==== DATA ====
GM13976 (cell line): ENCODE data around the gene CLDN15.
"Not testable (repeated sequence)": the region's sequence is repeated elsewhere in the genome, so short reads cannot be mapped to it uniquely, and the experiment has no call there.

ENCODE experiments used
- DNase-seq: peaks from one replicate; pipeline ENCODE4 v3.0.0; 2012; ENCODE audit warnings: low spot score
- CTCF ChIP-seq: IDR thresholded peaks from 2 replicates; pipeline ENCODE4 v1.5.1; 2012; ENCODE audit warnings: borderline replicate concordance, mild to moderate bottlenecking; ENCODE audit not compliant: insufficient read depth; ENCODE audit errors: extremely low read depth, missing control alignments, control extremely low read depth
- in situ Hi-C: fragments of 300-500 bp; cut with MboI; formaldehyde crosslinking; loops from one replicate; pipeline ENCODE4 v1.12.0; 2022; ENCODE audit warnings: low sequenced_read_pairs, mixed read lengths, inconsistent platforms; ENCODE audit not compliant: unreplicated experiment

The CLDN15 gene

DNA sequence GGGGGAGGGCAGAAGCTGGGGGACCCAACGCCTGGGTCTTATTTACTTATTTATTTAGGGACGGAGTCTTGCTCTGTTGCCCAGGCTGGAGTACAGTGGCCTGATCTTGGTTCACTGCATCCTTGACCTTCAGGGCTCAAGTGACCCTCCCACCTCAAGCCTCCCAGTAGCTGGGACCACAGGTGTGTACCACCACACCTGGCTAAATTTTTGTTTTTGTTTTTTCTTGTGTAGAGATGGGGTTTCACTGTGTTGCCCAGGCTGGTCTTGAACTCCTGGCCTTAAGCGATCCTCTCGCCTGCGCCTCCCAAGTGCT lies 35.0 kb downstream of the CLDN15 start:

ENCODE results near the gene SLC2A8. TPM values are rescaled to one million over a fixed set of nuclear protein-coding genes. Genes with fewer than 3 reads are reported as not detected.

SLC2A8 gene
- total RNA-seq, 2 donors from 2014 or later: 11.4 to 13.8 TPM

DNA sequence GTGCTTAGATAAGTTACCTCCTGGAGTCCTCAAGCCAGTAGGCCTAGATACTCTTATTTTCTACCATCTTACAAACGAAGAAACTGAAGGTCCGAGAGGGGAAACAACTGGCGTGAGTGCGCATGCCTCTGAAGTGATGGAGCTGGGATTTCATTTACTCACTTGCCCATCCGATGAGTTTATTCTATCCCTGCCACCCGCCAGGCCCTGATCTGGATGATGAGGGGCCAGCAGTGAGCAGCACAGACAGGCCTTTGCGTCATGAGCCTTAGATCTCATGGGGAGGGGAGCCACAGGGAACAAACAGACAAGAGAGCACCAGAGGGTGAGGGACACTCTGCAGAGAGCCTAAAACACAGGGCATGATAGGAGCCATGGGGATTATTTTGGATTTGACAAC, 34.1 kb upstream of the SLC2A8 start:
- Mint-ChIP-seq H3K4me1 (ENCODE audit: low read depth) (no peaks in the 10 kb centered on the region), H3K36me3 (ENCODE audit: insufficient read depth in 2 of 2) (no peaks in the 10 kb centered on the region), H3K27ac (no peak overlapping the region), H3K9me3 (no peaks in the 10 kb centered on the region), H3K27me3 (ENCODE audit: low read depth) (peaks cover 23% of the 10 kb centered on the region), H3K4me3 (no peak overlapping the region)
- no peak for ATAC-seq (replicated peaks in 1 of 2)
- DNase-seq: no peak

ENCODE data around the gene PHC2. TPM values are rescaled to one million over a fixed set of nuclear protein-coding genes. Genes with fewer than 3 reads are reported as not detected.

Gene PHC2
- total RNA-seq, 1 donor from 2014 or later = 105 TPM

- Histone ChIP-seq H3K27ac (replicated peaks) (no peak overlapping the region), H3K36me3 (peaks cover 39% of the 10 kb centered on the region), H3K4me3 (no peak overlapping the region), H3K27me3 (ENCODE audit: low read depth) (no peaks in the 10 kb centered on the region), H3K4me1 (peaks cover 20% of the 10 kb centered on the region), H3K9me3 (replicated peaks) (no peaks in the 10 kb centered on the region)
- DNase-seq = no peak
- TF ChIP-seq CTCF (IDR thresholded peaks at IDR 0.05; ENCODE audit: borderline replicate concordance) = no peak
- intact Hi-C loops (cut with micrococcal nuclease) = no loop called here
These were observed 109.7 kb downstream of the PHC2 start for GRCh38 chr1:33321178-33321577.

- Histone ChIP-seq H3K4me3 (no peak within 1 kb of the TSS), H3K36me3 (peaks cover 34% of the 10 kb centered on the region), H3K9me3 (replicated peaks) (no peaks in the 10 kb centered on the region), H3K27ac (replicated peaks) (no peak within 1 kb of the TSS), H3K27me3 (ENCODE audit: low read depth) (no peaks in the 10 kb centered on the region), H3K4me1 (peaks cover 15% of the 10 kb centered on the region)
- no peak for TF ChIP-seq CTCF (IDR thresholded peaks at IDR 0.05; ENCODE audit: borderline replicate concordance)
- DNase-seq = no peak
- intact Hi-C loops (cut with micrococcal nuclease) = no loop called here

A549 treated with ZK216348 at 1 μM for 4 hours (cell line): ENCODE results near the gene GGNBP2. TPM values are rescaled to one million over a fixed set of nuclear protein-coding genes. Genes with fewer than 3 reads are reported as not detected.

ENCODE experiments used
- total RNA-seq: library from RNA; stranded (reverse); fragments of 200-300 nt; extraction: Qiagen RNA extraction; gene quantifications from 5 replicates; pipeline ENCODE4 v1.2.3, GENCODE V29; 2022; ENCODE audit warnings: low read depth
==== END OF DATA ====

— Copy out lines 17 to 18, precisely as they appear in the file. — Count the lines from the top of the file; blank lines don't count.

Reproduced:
Gene PHC2
- total RNA-seq, 1 donor from 2014 or later = 105 TPM